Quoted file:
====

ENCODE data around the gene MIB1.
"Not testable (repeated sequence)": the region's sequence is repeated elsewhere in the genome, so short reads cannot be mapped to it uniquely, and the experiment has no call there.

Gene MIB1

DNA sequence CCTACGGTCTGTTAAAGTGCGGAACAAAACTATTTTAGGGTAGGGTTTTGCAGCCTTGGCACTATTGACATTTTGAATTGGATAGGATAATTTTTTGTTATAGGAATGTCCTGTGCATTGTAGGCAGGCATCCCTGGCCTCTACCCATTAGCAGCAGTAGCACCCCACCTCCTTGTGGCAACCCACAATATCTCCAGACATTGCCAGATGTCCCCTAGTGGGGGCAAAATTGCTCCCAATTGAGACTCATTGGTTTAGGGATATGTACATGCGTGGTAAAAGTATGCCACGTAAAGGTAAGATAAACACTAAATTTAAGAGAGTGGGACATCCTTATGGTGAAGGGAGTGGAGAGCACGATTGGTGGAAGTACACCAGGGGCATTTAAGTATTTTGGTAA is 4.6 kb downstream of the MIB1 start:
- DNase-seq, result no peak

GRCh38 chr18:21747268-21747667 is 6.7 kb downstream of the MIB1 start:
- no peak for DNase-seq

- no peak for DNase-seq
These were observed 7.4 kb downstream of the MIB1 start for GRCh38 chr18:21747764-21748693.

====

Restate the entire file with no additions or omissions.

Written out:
ENCODE data around the gene MIB1.
"Not testable (repeated sequence)": the region's sequence is repeated elsewhere in the genome, so short reads cannot be mapped to it uniquely, and the experiment has no call there.

Gene MIB1

DNA sequence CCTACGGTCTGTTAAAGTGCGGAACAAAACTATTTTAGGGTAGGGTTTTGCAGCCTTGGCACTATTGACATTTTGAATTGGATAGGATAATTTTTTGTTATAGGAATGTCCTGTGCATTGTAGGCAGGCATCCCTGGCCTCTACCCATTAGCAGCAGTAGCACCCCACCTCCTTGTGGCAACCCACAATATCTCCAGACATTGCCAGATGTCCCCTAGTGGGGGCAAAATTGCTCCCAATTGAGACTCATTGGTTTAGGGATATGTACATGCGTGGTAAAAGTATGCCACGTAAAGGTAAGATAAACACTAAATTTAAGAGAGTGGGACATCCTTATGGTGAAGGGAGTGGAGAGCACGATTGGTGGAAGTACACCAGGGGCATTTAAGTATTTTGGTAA is 4.6 kb downstream of the MIB1 start:
- DNase-seq, result no peak

GRCh38 chr18:21747268-21747667 is 6.7 kb downstream of the MIB1 start:
- no peak for DNase-seq

- no peak for DNase-seq
These were observed 7.4 kb downstream of the MIB1 start for GRCh38 chr18:21747764-21748693.